Periodic Table Timeline

  • 384


    Greek philosopher; pupil of Plato, tutor of Alexander the Great, and founder of the Peripatetic school at Athens; author of works on logic, ethics, politics, poetics, rhetoric, biology, zoology, and metaphysics. His works influenced Muslim philosophy and science and medieval scholastic philosophy
  • 400


    Greek philosopher who developed one of the first atomist theories of the universe. Democritus believed that the world consists of an infinite
  • sir francis bacon

    Sir Francis Bacon published "The Proficience and Advancement of Learning" which contained a description of what would later be known as the scientific method.
  • Robert Boyle

    Defined an element as a substance that could not be broken down into a simpler substance by a chemical reaction.
  • Dimitri Mendeleev

    periodic table was first published by Dmitri Mendeleev in 1869.The elements carbon,sulfur,iron,tin,lead,copper,mercury,silver,and gold and known to humans since ancient time.
  • Henry Cavendish

    He was the first to recognize hydrogen gas as a distinct substance for which he calculated their densities as well as the densities of several other gases
  • Lother Meyer

    In 1864, five years before the first announcement of a Periodic System by Mendeleev, Meyer had produced a table of just 28 elements which he listed by their valence. [The term valence is now called valency and represents ‘combining power’ of an element. For example sodium forms a chloride NaCl and has a valency of one; magnesium forms MgCl2 and has a valency of two and so on.] The 28 elements were almost entirely main group elements. He was well known
  • Jacob Berzelius

    Before the early 1800s the symbols used to denote chemical elements and compounds were obscure. Alchemists wanted to keep their work secret and so devised symbols for the chemicals they used that would not reveal anything about them. This all changed with the work of Jöns Jakob Berzelius.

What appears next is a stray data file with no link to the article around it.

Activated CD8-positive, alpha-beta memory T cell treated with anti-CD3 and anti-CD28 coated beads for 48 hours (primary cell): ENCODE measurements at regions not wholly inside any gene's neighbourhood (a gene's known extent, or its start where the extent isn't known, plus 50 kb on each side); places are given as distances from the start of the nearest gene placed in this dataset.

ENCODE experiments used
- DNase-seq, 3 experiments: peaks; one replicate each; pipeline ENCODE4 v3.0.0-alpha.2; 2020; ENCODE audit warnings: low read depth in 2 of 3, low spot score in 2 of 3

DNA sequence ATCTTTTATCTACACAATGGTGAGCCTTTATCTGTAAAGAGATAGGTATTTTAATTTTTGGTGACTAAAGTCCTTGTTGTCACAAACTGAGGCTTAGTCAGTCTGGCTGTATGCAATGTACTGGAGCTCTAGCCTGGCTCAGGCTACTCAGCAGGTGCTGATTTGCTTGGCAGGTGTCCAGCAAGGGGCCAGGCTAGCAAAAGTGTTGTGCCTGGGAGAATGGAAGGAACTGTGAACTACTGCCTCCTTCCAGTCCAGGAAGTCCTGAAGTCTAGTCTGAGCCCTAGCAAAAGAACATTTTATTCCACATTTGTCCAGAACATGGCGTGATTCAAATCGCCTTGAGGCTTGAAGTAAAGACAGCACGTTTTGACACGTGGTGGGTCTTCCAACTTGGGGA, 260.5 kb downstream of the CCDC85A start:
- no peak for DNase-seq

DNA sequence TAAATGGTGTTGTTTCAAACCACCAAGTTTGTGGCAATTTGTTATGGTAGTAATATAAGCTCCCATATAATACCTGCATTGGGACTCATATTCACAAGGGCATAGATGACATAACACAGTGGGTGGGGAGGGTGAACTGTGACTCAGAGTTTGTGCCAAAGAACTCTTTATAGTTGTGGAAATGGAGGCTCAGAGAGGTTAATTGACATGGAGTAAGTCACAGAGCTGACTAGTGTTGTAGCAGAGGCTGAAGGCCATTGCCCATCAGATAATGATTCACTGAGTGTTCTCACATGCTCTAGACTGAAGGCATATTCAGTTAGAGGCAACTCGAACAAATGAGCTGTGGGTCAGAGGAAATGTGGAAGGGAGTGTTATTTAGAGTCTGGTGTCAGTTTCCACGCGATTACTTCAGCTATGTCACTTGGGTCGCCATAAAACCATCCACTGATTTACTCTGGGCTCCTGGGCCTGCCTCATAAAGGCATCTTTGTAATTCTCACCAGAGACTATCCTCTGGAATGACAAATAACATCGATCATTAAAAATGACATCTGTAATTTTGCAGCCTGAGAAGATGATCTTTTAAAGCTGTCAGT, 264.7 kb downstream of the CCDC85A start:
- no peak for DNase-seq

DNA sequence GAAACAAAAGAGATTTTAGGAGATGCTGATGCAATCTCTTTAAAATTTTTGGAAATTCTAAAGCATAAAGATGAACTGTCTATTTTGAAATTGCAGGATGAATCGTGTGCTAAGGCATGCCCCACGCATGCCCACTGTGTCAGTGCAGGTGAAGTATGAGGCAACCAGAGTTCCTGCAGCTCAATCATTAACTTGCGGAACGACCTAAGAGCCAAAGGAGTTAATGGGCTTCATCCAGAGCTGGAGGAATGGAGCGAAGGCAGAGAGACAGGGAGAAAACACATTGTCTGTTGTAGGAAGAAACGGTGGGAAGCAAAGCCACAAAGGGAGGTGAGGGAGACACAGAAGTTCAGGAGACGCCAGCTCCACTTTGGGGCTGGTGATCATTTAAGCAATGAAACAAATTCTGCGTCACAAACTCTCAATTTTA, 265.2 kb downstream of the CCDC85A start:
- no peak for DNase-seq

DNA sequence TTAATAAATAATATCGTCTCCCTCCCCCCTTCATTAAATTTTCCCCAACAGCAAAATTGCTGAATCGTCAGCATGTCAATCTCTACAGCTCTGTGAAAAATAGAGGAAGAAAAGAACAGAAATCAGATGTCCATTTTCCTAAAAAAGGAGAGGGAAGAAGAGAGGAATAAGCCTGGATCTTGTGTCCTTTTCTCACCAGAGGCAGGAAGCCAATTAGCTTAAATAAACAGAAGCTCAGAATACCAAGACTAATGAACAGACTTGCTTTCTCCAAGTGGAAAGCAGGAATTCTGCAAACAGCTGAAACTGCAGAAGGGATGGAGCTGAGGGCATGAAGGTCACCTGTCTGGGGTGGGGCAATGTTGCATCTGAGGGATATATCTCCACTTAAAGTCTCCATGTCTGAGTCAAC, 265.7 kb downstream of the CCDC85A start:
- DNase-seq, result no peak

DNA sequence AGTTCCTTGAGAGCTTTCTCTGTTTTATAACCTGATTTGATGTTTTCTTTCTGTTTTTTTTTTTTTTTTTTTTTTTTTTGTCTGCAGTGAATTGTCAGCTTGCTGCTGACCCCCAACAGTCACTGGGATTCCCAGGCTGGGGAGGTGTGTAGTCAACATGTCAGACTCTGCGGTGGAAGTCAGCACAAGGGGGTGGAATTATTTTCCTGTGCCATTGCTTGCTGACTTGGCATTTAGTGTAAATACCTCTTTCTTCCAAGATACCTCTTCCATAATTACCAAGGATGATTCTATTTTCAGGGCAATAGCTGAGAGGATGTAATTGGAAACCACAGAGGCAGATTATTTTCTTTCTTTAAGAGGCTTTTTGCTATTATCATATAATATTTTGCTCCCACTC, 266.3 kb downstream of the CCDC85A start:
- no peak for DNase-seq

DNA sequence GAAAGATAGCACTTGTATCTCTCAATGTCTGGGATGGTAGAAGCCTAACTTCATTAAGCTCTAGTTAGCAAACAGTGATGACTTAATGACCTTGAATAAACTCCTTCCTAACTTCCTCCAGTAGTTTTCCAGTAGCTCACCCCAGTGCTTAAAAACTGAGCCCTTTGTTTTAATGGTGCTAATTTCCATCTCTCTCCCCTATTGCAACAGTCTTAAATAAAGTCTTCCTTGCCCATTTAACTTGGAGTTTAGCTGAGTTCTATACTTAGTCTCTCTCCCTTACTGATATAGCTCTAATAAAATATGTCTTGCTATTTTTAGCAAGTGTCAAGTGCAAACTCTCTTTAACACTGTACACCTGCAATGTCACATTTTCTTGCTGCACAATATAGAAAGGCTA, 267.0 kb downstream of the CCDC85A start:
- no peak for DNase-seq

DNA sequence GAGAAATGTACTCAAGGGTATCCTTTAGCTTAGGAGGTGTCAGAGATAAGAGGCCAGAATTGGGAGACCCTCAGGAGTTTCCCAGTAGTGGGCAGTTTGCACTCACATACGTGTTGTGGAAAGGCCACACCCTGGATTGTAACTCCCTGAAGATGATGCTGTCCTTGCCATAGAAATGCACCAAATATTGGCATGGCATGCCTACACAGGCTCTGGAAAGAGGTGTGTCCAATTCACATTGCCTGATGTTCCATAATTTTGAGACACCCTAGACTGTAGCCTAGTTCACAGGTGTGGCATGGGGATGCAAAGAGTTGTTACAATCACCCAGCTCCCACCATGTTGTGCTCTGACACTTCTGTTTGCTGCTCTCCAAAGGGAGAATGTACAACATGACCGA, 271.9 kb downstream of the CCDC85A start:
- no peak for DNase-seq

• Earnest Rutherford

    1886 - Ernest Rutherford named three types of radiation: alpha and beta and gamma rays.
  • Henry Moseley

    Henry Moseley was an outstandingly skilled experimental physicist. In 1913 he used self-built equipment to prove that every element’s identity is uniquely determined by the number of protons it has. His discovery enabled him to predict confidently the existence of four new chemical elements, all of which were found
  • Antoine Lavoiser

    Lavoisier defined an element as any substance which could not be decomposed into simpler substances. Several of the elements he lists in his introductory chemistry text are now known to be compounds. Two of his elements (heat and light) are not considered matter at all. Lavoisier anticipated that his list was necessarily limited to an 18th century perspective,
  • Marie Curie

    SCIENTISTS HAD IDENTIFIED over 60 elements by Mendeleev's time. (Today over 110 elements are known.) In Mendeleev's day the atom was considered the most basic particle of matter. The building blocks of atoms (electrons, protons, and neutrons) were discovered only later. What Mendeleev and chemists of his time could determine, however, was the atomic weight of each element: how heavy its atoms were in comparison to an atom of hydrogen, the lightest element.
  • William Ramsay

    Sir William Ramsay was an eminent British physical chemist who is credited with the discovery of argon, krypton, neon and xenon. He also demonstrated that these gases, along with helium and radon, makes the noble gases; a family of new elements. Ramsay won the 1904 Nobel Prize in Chemistry for his extraordinary efforts.
  • John Newlands

    Newlands' Periodic Table. An English scientist called John Newlands put forward his law of octaves in 1864. He arranged all the elements known at the time into a table in order of relative atomic mass. When he did this, he found that each element was similar to the element eight places further on.